The greater vulnerability of women and lower safe limits for alcohol consumption have been long recognized [22]. Women have a higher risk of alcoholic cirrhosis compared to men for a given level of alcohol intake [22, 23]. Some factors may explain this sex difference: lower production of gastric alcohol dehydrogenase and smaller volume of alcohol distribution. In addition, it has been suggested that female hormones increase alcohol mediated liver injury in an unknown fashion [24]. However, males account worldwide for 67% of liver cirrhosis deaths due to alcohol, and worldwide reports (enclosed the present study) have indicated a higher prevalence of alcoholic liver disease in men [2]. This could be because men typically drink more frequently than women do and, more frequently, they are heavy drinkers and alcoholics, regardless of geographic locations [25].

The great decrease of sex ratio from 2001 to 2014 parallels the consistent linear reduction of alcohol intake in the last decade in Italy, particularly among men [6], likely due to both Italian Sanitary Authorities’ campaign to prevent alcohol abuse and to economic crisis, which reduces the likelihood of purchase alcohol beverages for money restriction.

The statistically significant younger age of male subjects suggests an earlier in the life exposure to alcohol in this sex. However, the cross-sectional structure of the two studies may have generated a potential survival bias; i.e., men might have died for other diseases more likely than women might do. On the other hand, the biphasic course of liver disease progression in women [26], with a more rapid increase of liver fibrosis in the late menopause than in the reproductive/premenopausal/early menopausal status [27], should be also considered. These explanations are not mutually exclusive, but all may have played a role in the observed different age pattern by sex. In any case, the observed ageing over time in both sexes may suggest an improvement of CLD managing over the past 13 years.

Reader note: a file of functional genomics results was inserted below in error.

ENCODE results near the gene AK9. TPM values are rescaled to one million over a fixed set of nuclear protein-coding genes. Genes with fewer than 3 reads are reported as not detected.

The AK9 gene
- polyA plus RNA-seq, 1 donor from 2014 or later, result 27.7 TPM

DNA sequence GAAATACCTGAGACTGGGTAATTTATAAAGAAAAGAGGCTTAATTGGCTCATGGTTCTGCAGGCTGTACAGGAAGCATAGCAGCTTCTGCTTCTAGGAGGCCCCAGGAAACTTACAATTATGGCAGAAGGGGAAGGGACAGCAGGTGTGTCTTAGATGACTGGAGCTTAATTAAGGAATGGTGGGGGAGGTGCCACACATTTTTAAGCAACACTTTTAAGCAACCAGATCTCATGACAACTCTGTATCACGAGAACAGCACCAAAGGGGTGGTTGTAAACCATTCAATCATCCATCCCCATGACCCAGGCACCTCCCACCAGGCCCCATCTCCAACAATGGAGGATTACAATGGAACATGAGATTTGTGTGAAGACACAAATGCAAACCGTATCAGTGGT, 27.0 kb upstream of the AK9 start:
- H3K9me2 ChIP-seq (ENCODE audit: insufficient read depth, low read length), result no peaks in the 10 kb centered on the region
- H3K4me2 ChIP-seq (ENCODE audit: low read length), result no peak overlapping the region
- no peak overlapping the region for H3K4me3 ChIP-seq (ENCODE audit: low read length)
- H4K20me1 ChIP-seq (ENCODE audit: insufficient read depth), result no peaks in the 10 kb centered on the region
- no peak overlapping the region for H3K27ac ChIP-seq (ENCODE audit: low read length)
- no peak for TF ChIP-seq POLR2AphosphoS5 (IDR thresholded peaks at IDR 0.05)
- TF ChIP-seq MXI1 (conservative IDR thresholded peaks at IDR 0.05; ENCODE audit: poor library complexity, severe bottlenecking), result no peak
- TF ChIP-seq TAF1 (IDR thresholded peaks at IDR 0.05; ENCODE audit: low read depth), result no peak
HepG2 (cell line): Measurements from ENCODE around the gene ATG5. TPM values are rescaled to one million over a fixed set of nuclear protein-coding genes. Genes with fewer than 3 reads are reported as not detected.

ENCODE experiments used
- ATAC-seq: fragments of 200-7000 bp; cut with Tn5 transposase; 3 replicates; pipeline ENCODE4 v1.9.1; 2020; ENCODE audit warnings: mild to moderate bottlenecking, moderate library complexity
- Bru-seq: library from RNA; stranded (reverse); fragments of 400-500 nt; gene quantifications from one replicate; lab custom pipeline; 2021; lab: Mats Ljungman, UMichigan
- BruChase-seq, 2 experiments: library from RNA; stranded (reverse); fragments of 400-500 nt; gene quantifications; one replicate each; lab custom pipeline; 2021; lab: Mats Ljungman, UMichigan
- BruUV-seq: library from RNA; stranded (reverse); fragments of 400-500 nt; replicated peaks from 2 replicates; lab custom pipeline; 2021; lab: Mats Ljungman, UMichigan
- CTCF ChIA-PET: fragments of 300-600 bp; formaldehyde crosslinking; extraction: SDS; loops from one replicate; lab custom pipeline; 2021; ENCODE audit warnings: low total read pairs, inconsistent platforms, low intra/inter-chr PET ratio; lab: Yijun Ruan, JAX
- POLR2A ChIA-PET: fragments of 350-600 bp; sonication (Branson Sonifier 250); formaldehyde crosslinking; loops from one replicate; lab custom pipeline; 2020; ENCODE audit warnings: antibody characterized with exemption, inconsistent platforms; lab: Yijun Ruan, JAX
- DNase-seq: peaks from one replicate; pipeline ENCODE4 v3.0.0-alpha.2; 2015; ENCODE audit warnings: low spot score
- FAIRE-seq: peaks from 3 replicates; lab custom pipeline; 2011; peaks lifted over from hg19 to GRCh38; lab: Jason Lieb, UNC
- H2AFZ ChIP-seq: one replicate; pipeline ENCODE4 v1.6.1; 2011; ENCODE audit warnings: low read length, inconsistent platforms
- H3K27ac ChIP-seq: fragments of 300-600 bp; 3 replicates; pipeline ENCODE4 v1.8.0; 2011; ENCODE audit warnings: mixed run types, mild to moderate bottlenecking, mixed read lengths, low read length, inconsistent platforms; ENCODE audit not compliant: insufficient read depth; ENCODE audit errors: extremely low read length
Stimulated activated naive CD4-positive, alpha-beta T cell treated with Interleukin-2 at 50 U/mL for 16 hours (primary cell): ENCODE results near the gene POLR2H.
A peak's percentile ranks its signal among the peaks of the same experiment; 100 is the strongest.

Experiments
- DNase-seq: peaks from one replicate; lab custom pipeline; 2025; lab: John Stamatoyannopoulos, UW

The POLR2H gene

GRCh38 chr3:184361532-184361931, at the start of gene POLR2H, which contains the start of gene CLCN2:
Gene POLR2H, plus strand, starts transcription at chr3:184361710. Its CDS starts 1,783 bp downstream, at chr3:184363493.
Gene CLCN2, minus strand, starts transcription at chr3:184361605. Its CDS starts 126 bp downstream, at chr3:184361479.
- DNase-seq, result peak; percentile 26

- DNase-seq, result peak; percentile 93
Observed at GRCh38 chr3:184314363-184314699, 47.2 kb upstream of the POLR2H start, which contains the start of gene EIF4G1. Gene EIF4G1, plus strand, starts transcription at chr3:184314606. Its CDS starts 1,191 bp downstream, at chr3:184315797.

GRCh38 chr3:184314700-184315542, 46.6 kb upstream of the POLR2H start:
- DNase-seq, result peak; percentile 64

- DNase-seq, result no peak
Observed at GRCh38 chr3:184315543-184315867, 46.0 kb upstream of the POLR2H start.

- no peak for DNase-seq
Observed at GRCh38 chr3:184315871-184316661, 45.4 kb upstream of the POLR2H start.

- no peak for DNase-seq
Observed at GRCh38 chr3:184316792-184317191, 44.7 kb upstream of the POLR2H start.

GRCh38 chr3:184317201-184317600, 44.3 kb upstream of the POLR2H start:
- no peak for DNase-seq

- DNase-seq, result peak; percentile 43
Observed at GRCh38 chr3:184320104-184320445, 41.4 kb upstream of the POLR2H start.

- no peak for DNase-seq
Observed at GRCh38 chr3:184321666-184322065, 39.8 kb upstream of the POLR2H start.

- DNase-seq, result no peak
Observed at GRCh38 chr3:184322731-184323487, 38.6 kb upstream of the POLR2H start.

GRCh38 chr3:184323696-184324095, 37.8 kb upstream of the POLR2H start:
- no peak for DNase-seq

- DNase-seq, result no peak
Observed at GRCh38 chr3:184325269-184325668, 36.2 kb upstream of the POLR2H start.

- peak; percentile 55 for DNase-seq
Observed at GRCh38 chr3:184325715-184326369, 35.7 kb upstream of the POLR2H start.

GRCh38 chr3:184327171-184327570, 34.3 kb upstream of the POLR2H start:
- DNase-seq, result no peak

The high proportion of alcoholic and anti-HCV positive subjects reflects both the wide spread of HCV infection occurring in Italy after the world war II and the likelihood of behaviours at higher risk of exposure to this infection in these subjects.

A large case-control study showed that two-thirds of decompensated liver cirrhosis in Italy were attributable to alcohol abuse [28]. This figure, even if overestimated for having the authors inaccurately used the proportion of risky alcohol consumers in the hospital controls instead of in the general population for calculating the Population Attributable Risk [29], reflects the tendency of alcoholics to seek medical care only once symptoms are disclosed.

We acknowledge some potential limitations of the present study. Firstly, the history of alcohol intake was retrospectively recorded so that findings may be influenced by a recall bias and by the tendency of alcoholics to minimize or deny alcohol abuse at the time of observation to avoid the negative stigmata associated with alcoholism.